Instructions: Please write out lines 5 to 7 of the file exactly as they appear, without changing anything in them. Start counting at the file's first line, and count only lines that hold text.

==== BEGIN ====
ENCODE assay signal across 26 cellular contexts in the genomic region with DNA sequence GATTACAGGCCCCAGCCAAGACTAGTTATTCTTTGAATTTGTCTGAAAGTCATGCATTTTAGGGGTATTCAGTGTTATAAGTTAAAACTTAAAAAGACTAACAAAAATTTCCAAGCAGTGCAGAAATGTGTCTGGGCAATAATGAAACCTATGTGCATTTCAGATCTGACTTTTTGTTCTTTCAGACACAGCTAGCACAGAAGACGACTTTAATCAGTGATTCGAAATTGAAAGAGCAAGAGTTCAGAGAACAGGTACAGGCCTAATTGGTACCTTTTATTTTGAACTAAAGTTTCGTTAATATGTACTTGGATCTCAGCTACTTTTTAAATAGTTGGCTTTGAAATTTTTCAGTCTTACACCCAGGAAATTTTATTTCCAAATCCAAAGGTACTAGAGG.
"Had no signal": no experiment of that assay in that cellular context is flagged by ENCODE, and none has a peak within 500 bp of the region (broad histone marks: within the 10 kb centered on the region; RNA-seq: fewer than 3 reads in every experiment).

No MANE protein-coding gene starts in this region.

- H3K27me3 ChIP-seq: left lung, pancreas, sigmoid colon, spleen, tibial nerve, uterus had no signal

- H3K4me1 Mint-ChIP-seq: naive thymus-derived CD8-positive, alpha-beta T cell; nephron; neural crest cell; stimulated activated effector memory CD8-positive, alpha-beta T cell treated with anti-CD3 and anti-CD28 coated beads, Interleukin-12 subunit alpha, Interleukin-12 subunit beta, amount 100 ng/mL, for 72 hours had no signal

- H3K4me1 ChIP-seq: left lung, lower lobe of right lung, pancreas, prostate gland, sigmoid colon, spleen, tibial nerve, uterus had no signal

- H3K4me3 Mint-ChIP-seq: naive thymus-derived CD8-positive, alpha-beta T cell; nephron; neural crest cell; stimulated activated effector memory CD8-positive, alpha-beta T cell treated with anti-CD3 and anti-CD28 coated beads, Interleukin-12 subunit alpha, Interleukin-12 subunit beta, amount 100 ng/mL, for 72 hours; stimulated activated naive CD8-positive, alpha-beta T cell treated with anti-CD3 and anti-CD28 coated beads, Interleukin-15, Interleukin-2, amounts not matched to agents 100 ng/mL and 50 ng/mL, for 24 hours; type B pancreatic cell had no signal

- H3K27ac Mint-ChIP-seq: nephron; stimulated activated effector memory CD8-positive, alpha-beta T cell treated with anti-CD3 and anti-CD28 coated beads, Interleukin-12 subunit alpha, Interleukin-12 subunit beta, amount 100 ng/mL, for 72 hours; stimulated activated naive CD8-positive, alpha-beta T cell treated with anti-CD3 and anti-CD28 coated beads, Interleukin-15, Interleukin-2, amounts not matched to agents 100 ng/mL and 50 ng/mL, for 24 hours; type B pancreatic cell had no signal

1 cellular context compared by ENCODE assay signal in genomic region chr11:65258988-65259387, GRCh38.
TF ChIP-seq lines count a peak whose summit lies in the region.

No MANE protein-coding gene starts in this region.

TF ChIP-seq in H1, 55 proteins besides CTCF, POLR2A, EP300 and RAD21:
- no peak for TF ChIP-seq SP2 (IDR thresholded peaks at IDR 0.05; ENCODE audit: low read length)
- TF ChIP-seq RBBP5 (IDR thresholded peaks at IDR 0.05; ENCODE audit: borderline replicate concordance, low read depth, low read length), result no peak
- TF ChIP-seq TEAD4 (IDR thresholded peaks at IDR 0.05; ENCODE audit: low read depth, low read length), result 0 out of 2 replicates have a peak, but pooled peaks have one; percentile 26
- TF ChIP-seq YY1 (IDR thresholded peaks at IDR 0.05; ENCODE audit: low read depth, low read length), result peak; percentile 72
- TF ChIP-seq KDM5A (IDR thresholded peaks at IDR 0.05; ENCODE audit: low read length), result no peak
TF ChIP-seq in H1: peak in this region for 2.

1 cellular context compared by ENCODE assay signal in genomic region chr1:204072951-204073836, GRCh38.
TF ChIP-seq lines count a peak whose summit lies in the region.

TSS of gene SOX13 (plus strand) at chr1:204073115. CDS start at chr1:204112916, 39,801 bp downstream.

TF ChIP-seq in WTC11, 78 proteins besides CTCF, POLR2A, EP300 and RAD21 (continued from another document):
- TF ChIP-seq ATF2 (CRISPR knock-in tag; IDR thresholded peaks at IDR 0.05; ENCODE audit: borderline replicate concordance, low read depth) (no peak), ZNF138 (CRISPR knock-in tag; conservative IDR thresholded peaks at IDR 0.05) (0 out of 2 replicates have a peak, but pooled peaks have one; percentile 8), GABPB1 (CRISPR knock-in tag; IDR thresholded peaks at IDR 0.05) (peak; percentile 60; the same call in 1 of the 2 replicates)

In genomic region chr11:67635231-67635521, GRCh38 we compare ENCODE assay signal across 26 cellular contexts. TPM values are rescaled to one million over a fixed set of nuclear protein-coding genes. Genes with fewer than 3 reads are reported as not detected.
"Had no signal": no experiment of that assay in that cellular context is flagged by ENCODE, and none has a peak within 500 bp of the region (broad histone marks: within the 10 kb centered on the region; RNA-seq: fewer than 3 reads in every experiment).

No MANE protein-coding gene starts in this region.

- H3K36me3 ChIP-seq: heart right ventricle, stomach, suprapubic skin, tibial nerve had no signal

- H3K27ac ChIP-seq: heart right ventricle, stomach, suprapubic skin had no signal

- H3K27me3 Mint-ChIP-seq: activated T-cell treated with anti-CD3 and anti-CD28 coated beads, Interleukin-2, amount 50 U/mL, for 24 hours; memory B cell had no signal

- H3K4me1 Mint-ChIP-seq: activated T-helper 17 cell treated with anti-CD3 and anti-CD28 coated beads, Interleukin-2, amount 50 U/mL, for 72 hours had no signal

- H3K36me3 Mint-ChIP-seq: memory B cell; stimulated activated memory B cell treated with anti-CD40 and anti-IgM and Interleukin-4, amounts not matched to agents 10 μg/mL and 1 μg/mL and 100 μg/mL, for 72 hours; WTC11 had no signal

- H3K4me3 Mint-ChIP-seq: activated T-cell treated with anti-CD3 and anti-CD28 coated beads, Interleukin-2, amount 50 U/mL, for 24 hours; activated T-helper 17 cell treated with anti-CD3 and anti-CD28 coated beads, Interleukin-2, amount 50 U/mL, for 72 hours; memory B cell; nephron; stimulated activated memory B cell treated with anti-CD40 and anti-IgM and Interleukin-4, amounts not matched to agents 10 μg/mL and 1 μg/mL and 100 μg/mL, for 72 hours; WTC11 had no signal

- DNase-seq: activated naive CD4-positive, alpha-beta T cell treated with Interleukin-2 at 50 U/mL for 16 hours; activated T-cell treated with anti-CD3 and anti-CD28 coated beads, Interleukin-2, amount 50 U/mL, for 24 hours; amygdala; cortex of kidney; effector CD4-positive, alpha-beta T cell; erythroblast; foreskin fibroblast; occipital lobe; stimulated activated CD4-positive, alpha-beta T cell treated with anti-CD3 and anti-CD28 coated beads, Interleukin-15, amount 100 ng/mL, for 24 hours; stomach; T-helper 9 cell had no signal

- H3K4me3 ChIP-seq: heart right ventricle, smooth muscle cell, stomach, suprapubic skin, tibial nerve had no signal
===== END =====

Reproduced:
- H3K4me1 Mint-ChIP-seq: naive thymus-derived CD8-positive, alpha-beta T cell; nephron; neural crest cell; stimulated activated effector memory CD8-positive, alpha-beta T cell treated with anti-CD3 and anti-CD28 coated beads, Interleukin-12 subunit alpha, Interleukin-12 subunit beta, amount 100 ng/mL, for 72 hours had no signal

- H3K4me1 ChIP-seq: left lung, lower lobe of right lung, pancreas, prostate gland, sigmoid colon, spleen, tibial nerve, uterus had no signal

- H3K4me3 Mint-ChIP-seq: naive thymus-derived CD8-positive, alpha-beta T cell; nephron; neural crest cell; stimulated activated effector memory CD8-positive, alpha-beta T cell treated with anti-CD3 and anti-CD28 coated beads, Interleukin-12 subunit alpha, Interleukin-12 subunit beta, amount 100 ng/mL, for 72 hours; stimulated activated naive CD8-positive, alpha-beta T cell treated with anti-CD3 and anti-CD28 coated beads, Interleukin-15, Interleukin-2, amounts not matched to agents 100 ng/mL and 50 ng/mL, for 24 hours; type B pancreatic cell had no signal